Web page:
Who are we?
Sophia does the website, marketing, packaging and all our customer contact.
We develop the kits together but because of the "Stefan effect" (everything works first time like magic), Sophia has to be the first tester. This is so (in Stefan's words), we can see; "How a young child would put this together".
Stefan loves designing and making our kits but occasionally, Sophia makes him pack them up so he can 'experience all the areas of the business".
His favourite bit is coming up with crazy ideas like a hat covered in lights, or a suit made of wood. Perhaps one day Stefan.
In-laws Sophia and Stefan Sharpe run SharperThinker. Here we are packing up our kits ready for you to order!
We live in different parts of New Zealand and both have teenage sons.
We wanted our own kids to love learning science and physics so we decided to make quality STEM kits that teach electronics hands-on.
GOOD STUFF - MAKE IT REAL
We decided to make kits that 'make good stuff'.
For us, this means making something real you can actually use (like a torch), or a collection of bits that allow you to continually make things - open-ended development and play.
We also choose modern electronics and designs so children start to recognise these. No little incandescent lightbulbs! We use LEDs, resistors - the electronics children will see inside any modern appliance.
GOOD STUFF - THE ENVIRONMENT
"Good stuff" also refers to the environment. We wanted to make eco-friendly science kits.
Recycling is ok but we know that reusing is better. It's better to make something that you use lots of times first, then know that you can rot or burn the wood and end up with very little that goes to landfill. We use 100% paper packaging that you can reuse first, then recycle or compost.
When you buy from us, you know that people got paid fairly, you're holding a quality NZ made product, it's made from non-rainforest wood and it's been designed by educators and parents.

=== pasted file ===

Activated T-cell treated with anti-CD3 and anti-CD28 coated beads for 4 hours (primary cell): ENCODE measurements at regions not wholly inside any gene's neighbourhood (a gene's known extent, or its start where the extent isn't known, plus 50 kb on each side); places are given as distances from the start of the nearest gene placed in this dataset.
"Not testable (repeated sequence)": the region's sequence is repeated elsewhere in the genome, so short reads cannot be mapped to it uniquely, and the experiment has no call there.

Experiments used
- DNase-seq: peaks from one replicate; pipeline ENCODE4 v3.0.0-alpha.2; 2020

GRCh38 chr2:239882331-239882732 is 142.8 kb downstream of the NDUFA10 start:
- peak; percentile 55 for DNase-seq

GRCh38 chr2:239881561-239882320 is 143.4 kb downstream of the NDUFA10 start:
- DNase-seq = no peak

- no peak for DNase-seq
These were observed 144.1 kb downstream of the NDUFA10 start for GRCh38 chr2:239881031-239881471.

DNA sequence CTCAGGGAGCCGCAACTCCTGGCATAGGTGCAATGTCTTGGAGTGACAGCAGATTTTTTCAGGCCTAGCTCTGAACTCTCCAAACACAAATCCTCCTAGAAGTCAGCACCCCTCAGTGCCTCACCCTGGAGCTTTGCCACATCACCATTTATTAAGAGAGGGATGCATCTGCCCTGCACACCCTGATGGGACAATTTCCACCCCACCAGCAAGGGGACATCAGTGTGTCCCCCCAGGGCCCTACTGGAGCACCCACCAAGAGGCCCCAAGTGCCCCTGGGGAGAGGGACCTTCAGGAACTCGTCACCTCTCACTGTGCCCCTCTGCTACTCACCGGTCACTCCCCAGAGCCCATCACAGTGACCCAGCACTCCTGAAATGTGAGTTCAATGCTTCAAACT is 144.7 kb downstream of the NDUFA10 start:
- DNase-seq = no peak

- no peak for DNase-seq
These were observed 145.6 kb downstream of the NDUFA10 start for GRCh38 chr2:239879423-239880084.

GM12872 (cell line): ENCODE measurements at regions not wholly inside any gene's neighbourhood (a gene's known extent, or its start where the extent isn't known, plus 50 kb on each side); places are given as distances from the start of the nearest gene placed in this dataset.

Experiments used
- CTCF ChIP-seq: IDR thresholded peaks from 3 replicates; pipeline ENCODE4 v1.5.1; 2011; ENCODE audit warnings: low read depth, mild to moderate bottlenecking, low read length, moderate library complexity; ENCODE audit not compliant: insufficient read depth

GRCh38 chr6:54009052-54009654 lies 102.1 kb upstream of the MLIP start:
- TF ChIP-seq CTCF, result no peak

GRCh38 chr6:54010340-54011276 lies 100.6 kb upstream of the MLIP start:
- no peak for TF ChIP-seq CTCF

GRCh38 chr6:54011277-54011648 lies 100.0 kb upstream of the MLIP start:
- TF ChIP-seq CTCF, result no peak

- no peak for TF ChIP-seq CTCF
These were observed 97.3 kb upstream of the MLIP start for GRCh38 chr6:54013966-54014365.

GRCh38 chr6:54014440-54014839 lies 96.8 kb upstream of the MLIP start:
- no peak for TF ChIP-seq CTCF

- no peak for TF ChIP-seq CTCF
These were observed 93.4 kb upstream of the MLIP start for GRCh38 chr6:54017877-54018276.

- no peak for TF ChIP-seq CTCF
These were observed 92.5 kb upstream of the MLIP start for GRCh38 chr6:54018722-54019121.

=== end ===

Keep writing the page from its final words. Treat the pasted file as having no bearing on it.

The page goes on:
GOOD STUFF - SKILLS
With our own kids we realised that our 'quick fix', 'instant gratification' culture has led to a reduction in our kid's skill levels. Things we did that we take for granted - how to glue, use a screwdriver, twist a wire, patiently wind things together - we see today's kids struggling with.
We expected that our kits would teach electronics and science. But we've found the area that they really help with is fine motor and focus. This was unexpected.
Our kits are a return to focused making and learning. In 2020, we are bringing out a series of modular kits that teach aspects of electronics. Each one enables your child to make a STEM product or toy while helping them practice wiring up circuits and understanding concepts such as resistance, solar energy and remote control. Sign up to our newsletter or follow us on Facebook so you stay in the loop about what we're doing - it's exciting.
Let's turn our back on quick easy stuff. Funnily enough, when they struggle a bit to make something often the kids are more confident at the end. And heaps more proud of what they made.
Recently, a friend of the kids went to Rangitoto Island with a group. As they prepared to go into the caves, he saw a boy with a SharperThinker torch. "Where did you get that?" he asked him (actually recognising it was one of ours but wanting to see what the boy said).
"I made it myself" was the proud answer. You can't get any better than that.
Let's get everyone making good stuff again.
Ngā Mihi nui,
Sophia and Stefan